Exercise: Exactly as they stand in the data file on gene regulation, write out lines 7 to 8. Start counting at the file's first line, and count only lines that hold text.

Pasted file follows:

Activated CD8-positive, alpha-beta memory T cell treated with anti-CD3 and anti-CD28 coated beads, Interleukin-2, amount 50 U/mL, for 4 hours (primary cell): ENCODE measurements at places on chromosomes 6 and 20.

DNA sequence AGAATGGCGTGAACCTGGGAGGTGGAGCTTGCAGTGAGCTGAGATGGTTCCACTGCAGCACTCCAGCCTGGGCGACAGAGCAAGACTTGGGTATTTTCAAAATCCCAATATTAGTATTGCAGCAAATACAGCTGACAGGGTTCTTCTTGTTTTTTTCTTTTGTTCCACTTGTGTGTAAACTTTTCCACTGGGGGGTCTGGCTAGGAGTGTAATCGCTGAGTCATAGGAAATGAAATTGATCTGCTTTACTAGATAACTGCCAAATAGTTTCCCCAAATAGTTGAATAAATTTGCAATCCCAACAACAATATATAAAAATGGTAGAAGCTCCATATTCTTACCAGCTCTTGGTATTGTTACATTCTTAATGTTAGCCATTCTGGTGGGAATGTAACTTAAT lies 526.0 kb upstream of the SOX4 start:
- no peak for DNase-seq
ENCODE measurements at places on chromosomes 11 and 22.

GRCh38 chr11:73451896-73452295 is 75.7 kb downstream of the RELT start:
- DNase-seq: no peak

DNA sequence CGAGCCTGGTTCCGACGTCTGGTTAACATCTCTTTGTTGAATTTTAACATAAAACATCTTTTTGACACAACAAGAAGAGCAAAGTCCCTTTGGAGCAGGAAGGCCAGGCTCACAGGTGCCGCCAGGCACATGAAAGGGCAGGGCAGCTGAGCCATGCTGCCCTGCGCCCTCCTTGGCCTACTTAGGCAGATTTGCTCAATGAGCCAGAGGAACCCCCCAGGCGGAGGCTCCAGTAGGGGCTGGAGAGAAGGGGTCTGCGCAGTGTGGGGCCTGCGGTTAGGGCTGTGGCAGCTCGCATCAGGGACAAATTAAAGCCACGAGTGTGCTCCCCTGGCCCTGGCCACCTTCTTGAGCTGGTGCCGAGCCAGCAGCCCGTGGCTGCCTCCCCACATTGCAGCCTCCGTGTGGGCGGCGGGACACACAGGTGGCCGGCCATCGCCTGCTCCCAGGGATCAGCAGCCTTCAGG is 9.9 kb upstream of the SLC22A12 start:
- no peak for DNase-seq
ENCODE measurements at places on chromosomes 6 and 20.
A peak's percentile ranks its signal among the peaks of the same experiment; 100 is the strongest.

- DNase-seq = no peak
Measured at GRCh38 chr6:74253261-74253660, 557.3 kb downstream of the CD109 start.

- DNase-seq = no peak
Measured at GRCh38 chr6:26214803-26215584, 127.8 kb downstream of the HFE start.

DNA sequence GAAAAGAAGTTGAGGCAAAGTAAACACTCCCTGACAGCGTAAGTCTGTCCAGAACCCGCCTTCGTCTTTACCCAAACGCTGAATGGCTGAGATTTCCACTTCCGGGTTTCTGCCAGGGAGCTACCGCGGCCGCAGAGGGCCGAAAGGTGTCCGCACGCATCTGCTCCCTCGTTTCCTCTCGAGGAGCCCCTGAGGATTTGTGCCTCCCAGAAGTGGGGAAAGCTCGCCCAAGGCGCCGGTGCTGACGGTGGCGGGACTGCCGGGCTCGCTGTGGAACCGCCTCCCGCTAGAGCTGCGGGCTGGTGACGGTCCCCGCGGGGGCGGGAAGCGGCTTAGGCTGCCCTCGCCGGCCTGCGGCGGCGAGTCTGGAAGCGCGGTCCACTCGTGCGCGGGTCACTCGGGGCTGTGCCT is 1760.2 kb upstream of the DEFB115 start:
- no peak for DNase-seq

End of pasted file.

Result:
DNA sequence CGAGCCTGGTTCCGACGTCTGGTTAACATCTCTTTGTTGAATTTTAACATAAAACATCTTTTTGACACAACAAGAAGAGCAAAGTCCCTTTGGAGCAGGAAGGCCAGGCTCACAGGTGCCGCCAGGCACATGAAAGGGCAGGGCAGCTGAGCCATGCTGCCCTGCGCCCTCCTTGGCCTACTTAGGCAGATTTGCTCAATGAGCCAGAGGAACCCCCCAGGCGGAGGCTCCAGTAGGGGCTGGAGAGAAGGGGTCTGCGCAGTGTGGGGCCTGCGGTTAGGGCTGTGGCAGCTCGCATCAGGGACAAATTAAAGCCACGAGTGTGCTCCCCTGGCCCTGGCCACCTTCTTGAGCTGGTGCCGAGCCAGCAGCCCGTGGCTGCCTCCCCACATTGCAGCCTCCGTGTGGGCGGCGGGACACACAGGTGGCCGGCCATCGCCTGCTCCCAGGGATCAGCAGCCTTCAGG is 9.9 kb upstream of the SLC22A12 start:
- no peak for DNase-seq